-SOF do execute distinct Phase Zero campaigns compelled by innovative operational art.
-DOD Joint doctrine elements of operational design require modification to better guide SOF Phase-0 campaign planning. For example he suggests replacing some of the joint doctrine elements of operational design with Special Operations (SO) Phase 0 Expressions. For example, replacing center of gravity with Right Partner, Place, Time (R3), and decisive points with decisive relationships.
-Despite their clear distinctions, USSOF campaigns are inextricably tied to and in support of the macro-strategy of the combatant commander and the US country team.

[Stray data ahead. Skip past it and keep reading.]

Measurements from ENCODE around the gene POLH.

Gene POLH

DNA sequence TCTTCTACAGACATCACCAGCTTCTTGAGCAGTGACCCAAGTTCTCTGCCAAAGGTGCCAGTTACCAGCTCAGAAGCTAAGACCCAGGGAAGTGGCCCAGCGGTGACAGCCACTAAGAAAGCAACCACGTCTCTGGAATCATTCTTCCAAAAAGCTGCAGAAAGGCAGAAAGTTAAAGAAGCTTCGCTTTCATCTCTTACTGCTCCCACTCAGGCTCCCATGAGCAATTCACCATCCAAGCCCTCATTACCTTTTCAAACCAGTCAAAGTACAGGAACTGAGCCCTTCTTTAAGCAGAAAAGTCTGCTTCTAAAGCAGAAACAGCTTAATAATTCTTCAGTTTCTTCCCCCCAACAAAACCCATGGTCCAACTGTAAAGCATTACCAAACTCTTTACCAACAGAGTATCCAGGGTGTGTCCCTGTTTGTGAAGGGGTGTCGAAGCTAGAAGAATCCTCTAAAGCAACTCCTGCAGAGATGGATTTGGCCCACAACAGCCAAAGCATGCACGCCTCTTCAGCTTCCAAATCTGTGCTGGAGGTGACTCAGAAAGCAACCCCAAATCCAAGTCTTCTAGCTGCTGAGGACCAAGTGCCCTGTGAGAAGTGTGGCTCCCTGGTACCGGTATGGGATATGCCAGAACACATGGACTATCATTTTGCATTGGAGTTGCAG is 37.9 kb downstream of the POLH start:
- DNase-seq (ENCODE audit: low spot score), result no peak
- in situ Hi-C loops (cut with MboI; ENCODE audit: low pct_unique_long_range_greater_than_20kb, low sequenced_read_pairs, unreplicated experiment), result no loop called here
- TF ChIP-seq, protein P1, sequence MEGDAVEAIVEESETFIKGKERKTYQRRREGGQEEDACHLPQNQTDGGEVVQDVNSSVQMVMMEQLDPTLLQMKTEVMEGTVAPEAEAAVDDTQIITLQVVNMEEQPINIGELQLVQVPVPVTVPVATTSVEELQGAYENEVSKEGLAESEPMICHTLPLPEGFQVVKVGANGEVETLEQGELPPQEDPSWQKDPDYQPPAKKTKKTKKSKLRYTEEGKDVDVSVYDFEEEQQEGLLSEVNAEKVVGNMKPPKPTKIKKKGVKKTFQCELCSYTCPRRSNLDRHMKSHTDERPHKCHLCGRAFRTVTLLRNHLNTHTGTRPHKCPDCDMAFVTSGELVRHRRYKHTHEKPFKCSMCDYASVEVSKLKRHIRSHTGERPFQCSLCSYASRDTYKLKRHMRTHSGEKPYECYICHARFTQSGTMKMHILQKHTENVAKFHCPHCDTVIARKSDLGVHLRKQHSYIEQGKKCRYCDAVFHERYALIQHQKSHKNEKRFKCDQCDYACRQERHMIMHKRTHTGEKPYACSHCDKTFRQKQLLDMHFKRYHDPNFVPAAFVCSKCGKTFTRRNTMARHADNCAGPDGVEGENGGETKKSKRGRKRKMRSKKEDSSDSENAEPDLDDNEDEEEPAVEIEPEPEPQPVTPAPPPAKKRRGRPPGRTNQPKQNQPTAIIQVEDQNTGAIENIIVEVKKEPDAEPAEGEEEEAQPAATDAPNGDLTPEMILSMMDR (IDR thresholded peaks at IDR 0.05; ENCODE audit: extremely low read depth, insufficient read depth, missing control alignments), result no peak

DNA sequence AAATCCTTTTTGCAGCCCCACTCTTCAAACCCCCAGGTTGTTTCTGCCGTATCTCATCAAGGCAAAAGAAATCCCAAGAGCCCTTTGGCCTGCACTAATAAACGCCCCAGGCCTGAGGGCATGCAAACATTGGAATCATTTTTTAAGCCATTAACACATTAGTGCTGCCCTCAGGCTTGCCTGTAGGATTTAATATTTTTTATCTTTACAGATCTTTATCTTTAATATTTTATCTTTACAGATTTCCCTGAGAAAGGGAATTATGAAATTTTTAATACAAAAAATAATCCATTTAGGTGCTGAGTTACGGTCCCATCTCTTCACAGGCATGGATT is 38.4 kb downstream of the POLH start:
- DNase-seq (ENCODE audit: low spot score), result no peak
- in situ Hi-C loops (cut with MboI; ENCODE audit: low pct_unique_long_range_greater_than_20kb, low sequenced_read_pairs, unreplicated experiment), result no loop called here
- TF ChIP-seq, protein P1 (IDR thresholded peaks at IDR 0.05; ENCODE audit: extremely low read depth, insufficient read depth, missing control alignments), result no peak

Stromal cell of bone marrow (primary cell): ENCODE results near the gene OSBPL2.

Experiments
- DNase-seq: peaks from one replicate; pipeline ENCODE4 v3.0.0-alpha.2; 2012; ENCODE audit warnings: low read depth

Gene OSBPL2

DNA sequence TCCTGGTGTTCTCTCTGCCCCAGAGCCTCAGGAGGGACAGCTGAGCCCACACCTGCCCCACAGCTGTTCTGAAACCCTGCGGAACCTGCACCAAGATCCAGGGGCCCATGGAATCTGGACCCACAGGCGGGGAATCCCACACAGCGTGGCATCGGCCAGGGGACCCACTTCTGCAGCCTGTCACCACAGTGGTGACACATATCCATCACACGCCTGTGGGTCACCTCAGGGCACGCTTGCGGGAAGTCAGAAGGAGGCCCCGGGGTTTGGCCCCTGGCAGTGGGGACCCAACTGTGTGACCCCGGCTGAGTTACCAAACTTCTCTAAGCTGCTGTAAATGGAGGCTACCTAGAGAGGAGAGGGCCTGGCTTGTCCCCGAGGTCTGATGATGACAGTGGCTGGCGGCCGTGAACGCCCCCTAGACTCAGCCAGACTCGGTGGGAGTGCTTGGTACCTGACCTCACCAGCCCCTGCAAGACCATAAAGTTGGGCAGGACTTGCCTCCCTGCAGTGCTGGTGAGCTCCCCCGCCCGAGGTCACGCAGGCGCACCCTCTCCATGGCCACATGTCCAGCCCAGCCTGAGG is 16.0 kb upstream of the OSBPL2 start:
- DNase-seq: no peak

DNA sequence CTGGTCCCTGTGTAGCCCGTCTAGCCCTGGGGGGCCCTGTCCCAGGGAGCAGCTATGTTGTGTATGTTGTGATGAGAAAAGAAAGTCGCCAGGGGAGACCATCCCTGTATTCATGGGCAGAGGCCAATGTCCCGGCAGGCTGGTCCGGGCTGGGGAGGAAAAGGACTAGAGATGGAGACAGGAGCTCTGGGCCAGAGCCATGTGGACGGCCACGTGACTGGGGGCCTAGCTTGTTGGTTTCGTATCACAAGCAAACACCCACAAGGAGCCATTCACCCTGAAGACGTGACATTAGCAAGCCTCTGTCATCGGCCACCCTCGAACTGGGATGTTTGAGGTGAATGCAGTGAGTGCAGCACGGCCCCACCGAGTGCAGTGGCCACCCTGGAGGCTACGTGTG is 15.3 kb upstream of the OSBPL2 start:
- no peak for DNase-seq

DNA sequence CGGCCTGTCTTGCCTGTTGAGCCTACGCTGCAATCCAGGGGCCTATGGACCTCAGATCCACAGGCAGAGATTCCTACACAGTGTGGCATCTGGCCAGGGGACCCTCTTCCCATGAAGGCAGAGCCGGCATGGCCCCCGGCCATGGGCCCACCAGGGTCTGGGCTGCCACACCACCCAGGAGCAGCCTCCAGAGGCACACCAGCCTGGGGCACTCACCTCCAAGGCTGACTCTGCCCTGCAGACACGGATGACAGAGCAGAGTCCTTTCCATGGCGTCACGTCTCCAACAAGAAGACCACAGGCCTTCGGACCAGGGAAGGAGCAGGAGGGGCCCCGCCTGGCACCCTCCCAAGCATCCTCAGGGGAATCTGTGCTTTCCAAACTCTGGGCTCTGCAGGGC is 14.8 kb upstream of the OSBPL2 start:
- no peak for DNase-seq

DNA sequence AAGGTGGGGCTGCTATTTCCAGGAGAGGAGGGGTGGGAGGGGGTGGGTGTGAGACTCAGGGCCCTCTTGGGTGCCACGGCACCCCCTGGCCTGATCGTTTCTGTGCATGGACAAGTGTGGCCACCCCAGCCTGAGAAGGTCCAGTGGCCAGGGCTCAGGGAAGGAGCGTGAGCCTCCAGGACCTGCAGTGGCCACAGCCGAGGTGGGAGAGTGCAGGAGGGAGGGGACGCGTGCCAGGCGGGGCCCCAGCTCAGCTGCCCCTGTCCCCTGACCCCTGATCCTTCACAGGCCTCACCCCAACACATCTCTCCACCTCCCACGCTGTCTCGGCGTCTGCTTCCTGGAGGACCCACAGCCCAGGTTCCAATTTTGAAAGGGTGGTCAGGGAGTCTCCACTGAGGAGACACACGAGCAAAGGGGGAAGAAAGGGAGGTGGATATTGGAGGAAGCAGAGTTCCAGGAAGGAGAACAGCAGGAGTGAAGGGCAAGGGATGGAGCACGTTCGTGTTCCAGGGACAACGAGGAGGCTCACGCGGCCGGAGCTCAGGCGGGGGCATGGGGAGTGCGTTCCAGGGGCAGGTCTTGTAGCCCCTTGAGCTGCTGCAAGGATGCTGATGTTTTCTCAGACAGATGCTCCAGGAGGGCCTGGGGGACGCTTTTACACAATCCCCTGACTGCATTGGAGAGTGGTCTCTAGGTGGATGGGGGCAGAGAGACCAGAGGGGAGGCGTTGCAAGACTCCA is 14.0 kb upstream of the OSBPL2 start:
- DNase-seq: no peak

He does a superb job of illustrating the SOF approach and SO Phase 0 expressions apply by conducting a detailed analysis of SOF engagement in Columbia, which shows what can be done when the host nation, embassy, combatant command, and SOF are all rowing toward common ends enabled by the right programs and authorities, and trusted relationships from the tactical to the strategic. What may not be apparent to many readers is that it took years to get to that point, which the author argues is the paradoxical logic of Phase 0 where slow and steady with a small footprint is more effective than big and decisive.
The book’s forward is written by a former USSOCOM Commander, Admiral (U.S. Navy, Retired) Eric Olson, he summarized it well when he wrote, “This book superbly examines the key intersections of strategy, policy, diplomacy, and special operations.” And adds, “His book is essential reading for those who seek to understand how the U.S. can wisely achieve its objectives abroad with a joint-force enabled special operations capability.